David Edwards - guest public speaker providing 
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A great public speaker

Tips on how to be a great public speaker

You should build bridges with your words and images to help make it easy for the audience to enter and understand the world you are introducing them to. You may well be an expert in your field but that does not mean you can provide a good talk: you can’t rely on your expertise in the subject alone. Distilled from many years of public speaking experience, here is a collection of tips that help make a great speaker.

Be heard

The most important point. If people are straining to hear you they will switch off and it doesn't matter how good the talk itself is. Don't turn to look at your slides while talking: you should be looking at the audience to avoid drops in volume (and also to make them feel you're engaging with them and including them in your talk). If using a hand held microphone, hold it against your chin: this usually gives the correct volume level and also means that as you turn your head, the mike stays with you, again avoiding drop outs.

Have a clear aim

It's good to have a clear aim. "Surviving a volcanic eruption", "Why the Grand Canyon is so special", "How do we value nature?", are all clear aims that will guide you in designing the talk and help ensure you stay focused.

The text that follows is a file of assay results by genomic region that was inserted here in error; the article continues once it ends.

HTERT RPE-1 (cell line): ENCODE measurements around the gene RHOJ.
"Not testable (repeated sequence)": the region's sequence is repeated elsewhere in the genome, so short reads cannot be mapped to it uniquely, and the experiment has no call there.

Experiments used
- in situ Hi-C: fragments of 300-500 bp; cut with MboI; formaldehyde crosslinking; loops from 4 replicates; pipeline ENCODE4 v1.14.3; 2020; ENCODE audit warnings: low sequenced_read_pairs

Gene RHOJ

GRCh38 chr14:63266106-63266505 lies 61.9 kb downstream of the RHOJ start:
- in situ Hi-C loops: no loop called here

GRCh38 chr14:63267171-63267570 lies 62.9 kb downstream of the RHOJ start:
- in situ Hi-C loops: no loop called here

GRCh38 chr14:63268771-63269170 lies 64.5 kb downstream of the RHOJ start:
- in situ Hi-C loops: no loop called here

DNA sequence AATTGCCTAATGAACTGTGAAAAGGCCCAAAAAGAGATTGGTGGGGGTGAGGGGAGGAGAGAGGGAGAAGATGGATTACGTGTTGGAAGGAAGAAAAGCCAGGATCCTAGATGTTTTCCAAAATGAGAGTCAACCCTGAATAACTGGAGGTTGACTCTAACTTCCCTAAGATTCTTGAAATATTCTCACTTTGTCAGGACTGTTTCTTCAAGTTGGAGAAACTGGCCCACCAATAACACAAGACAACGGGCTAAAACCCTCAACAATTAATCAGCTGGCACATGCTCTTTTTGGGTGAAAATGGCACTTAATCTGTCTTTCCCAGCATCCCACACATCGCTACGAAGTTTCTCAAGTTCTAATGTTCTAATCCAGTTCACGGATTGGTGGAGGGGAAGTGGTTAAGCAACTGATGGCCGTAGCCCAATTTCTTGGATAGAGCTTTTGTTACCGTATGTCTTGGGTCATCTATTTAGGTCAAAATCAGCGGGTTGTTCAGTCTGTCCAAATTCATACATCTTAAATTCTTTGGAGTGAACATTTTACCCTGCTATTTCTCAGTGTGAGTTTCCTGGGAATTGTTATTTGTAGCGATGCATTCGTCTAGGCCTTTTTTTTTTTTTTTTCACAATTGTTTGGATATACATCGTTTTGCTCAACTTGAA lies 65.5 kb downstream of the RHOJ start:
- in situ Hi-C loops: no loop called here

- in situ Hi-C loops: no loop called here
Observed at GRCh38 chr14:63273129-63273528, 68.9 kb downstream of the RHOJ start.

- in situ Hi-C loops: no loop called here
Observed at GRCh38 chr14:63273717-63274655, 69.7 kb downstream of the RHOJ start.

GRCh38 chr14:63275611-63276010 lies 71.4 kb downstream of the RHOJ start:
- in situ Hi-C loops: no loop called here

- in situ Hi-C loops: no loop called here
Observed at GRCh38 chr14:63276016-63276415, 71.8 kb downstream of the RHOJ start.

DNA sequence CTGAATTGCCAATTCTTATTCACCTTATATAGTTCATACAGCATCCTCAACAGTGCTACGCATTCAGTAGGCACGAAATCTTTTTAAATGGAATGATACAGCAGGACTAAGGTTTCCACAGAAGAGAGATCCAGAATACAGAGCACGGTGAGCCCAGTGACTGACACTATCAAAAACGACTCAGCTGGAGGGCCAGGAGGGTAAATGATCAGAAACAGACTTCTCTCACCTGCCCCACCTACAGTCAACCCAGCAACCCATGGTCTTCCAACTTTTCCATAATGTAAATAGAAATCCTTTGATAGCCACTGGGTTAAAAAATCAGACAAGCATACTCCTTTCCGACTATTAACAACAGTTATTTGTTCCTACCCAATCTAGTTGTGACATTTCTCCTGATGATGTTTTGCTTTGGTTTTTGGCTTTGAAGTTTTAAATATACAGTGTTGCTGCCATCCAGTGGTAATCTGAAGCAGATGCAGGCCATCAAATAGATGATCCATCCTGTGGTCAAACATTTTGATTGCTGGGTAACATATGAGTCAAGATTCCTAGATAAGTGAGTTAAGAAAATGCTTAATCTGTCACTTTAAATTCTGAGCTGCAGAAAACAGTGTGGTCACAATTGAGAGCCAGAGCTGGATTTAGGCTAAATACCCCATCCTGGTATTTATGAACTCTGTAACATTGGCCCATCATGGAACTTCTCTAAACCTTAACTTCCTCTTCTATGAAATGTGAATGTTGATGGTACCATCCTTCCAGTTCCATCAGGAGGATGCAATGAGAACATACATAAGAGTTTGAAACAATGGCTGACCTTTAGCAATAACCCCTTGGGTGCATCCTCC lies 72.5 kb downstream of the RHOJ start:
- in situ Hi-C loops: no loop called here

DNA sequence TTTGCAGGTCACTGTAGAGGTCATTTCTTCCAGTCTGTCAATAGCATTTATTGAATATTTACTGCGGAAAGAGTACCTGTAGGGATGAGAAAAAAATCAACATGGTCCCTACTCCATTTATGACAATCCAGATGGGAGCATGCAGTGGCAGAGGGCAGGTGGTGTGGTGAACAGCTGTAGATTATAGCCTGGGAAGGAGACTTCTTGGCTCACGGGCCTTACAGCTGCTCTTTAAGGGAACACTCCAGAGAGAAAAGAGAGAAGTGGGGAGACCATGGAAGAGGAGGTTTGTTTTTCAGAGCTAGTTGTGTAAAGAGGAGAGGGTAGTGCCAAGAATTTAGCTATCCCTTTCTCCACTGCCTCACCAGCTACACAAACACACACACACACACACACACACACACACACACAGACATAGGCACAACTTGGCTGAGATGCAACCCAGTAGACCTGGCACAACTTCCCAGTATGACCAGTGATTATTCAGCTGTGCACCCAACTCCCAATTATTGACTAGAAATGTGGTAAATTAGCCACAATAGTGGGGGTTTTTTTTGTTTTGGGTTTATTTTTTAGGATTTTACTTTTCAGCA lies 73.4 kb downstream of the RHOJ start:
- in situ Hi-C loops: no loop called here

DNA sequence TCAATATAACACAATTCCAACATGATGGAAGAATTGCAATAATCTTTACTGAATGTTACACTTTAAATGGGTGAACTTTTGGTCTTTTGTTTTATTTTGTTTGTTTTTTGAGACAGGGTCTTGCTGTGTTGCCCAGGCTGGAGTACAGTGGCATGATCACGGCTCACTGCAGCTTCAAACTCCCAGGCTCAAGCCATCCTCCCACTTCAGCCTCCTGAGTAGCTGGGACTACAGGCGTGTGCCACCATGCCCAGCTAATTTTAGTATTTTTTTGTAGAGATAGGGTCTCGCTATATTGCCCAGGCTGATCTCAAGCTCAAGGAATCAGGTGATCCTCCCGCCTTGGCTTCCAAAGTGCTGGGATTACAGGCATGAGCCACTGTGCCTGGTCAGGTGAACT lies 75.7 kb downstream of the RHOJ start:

Be likeable

Audiences warm to a speaker who seems nice. They are more prepared to go along with you for the journey you are proposing to take them on, and it makes for a splendid social lubricant. Smile and make it clear you're glad to be there.

Start your talk with some 'oomph'

After you've been introduced and the audience go silent, they're all thinking "what is this speaker going to be like?", "will they be any good?", "is this going to be an interesting talk?". They are waiting to judge you. What do I do? I inject some energy into the room. I start my talk immediately: no bumbling, or fumbling or hesitation, just 'bang, we're off'. I might run a quick sequence of great slides to give a rapid overview of the talk. I might start with an arresting statement to catch the audience's curiousity. I might start with an attention grabbing animation. However I do it I want them to know within the first few seconds that they're going to have an enjoyable, worthwhile time with a speaker who knows what they're doing.
The most nervous person in the room won't be you: it will be the person who booked you, because it will reflect badly on them if afterwards their peers feel they booked a bad speaker. I love watching the booker relax in their seat a few seconds into my talk as they realise "hey, I haven't messed up here: this is going to be good."